A recent visit to my hometown had me reminiscing about one of my favorite high school jobs.
As a teenager, I lucked into a surreal collection of work experiences.
My first job, if you don’t count baby-sitting in middle school, was as a clown. I hosted children’s birthday parties, painting kids’ faces, making balloon animals and running a series of loud, rowdy games, and I did balloonograms, which involved embarrassing someone by delivering a bunch of balloons and singing a birthday song. No, I am not a good singer.
I also worked in the office at an archery store on Sundays. The job itself was pretty routine, answering phones and doing filing, but the environment was noteworthy, since I was the only female on staff, sometimes the only one in the entire massive store. Outdoorsy dudes would come to buy camo, deer urine and tree blinds, or to shoot their bows on our huge range. Thankfully I’d grown up around hunters so I could at least recognize the words in the questions people would ask me.
Perhaps the best gig was booking bands for a teen night my mom and I dreamed up for a bar my mom’s boss owned.
I don’t even recall how the conversation started. I think we were talking about why teens would aimlessly cruise the streets of my hometown and how we didn’t have much to do. It’s also possible we were talking about young musicians I knew whose bands didn’t have many opportunities to play beyond backyard parties or the occasional high school battle of the bands.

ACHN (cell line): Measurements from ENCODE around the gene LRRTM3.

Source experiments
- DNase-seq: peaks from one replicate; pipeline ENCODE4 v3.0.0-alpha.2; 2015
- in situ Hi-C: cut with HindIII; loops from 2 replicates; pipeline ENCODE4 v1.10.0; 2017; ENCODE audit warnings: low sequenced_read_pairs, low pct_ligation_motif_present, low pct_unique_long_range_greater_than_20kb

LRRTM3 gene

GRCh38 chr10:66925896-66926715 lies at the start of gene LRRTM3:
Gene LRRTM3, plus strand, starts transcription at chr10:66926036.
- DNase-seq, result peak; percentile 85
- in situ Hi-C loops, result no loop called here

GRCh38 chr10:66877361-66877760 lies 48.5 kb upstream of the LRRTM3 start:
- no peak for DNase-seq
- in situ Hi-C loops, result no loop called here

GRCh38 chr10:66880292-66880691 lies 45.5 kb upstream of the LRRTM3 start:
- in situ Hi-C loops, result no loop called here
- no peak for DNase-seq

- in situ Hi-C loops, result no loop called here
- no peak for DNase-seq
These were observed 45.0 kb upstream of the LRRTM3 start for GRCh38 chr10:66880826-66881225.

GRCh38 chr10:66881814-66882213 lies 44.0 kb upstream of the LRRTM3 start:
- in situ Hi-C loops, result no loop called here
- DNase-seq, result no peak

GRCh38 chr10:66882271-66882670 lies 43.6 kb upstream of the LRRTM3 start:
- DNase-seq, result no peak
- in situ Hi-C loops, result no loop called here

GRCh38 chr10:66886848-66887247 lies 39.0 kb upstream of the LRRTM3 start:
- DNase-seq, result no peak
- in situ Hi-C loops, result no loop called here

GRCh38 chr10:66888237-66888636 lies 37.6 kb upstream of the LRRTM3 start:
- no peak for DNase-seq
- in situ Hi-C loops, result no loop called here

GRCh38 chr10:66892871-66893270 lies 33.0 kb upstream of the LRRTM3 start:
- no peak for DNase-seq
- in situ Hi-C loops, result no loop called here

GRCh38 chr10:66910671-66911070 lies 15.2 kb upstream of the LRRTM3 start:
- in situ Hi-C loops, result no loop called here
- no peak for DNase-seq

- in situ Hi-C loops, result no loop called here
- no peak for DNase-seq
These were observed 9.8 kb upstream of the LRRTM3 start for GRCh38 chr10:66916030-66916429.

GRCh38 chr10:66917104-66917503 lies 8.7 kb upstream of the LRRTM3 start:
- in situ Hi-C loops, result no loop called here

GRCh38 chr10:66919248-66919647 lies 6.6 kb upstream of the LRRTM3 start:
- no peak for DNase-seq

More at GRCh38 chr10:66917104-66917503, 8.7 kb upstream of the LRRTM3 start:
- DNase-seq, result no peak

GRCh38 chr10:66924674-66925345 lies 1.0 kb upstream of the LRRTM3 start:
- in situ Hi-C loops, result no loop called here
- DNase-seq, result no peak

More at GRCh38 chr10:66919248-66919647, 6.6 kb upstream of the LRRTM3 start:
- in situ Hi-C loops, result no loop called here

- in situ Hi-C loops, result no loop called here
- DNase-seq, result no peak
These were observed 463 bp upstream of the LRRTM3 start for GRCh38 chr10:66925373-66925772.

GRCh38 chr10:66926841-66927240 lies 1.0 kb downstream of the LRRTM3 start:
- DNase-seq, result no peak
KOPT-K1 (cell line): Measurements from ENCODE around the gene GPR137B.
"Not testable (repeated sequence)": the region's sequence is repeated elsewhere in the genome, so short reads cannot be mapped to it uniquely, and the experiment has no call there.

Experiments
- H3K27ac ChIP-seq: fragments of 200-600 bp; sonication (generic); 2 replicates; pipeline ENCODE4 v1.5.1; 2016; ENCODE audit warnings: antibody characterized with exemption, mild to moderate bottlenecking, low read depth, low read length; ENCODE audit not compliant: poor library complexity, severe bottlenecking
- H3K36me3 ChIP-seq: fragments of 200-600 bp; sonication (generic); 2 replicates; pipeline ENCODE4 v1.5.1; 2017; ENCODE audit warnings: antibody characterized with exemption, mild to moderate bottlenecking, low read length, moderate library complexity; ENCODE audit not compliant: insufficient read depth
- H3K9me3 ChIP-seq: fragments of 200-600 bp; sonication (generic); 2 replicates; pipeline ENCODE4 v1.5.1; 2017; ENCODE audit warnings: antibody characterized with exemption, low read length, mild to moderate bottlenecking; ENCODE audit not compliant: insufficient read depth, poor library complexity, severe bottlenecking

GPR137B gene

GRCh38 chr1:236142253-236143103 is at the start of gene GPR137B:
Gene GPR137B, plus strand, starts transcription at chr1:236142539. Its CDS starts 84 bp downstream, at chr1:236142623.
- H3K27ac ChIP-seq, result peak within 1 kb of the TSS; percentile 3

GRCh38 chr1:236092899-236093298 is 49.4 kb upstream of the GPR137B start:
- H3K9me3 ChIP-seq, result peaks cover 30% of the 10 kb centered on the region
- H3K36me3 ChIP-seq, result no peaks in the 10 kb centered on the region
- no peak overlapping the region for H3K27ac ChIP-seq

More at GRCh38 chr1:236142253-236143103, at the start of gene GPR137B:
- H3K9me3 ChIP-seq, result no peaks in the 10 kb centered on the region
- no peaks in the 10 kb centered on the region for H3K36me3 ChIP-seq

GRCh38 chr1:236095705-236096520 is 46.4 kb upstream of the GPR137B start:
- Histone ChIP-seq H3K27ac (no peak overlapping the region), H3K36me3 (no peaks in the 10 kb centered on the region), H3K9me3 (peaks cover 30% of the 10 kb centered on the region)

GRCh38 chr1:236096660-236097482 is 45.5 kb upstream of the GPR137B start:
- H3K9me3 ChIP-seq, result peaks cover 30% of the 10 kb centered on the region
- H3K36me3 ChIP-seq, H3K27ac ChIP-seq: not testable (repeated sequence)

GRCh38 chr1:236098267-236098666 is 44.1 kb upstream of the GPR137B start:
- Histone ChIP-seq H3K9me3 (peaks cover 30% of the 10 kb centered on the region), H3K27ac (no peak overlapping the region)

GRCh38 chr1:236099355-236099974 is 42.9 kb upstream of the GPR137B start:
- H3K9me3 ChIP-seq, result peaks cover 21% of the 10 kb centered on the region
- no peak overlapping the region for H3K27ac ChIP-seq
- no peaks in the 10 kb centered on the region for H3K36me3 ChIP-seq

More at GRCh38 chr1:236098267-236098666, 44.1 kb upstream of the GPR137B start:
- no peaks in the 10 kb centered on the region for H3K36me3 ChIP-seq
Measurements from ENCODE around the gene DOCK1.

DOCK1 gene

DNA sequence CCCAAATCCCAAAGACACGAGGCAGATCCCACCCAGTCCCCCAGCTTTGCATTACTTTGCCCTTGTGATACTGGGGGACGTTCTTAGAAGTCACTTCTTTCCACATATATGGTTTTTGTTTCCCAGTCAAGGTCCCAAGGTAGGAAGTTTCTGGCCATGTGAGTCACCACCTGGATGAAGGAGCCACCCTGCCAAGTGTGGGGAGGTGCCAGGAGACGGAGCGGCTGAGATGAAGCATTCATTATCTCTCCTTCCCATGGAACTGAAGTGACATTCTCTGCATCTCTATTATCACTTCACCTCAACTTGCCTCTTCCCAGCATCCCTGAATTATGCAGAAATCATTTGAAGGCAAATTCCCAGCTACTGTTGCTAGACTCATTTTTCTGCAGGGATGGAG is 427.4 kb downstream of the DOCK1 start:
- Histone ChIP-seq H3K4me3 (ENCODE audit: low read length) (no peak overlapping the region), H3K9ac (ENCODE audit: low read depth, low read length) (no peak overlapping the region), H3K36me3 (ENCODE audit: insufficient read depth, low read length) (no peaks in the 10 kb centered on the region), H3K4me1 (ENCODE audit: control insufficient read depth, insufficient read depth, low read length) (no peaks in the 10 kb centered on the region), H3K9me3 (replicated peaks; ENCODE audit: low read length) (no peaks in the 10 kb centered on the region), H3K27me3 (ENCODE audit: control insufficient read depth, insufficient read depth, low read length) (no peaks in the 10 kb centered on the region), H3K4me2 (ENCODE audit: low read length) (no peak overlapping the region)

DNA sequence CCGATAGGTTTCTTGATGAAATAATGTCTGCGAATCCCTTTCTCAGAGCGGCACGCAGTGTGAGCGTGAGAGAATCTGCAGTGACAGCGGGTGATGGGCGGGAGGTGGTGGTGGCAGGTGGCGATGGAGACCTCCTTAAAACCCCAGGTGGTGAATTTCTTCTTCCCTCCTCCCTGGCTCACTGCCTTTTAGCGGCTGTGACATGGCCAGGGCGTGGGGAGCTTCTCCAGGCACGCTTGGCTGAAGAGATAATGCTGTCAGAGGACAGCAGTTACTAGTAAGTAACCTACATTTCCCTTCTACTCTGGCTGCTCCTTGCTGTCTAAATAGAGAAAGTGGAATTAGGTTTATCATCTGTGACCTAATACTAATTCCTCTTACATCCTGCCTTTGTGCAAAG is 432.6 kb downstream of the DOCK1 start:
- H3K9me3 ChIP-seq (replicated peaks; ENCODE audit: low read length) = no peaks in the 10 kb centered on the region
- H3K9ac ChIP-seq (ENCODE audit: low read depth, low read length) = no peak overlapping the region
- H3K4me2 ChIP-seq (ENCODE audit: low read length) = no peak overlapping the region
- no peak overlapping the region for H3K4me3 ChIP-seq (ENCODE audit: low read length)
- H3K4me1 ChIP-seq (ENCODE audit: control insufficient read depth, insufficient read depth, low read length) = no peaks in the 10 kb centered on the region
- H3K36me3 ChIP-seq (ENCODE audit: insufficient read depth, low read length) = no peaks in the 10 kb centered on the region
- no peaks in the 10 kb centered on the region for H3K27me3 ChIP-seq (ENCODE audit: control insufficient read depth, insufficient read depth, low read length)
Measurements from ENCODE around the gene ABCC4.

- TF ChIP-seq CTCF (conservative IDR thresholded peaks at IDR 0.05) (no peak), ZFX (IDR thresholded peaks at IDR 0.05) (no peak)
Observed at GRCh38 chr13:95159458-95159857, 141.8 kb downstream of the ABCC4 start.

The next thing I knew, we were plotting to turn a slow night at a bar my mom’s boss owned into a teen night. My mom, who was a master wheeler-dealer, somehow got a quick yes from her boss. I asked two bands I knew to play, my mom and I made fliers and I hoped like crazy that people would show up.
To my great delight, people did come. I don’t think there was another place in town the under-18 crowd could see live music so it caught on quickly. For that, I’m grateful my go-to bands had strong followings.
I learned a tremendous amount booking bands and promoting that one night a week, like why the bar wanted to pay bands by check instead of cash and how booking a different band could bring in a totally different crowd.
I learned the ups and downs of starting a business. That teen night needed to pull in enough money to cover paying the bartender and the bands, so I watched the door carefully and consulted with my mom on stocking the then-trendy New York Seltzer so we could bring in more sales once people were inside.
Maybe most of all, I learned the value of a good partner. My mom was the one with the access to the bar, the influence to get the approval and the knowledge acquired in her own years as a bartender. I knew teenage bands but that wasn’t going anywhere without someone who could say, “I can help make this happen.”
What did you learn in your high school jobs?
Related blog posts:
- What would you tell your teenaged self? Five things I wish I’d known in 1988
- My mom was the opposite of a helicopter parent, and that extended to our sex talk
- I am grateful for: my first job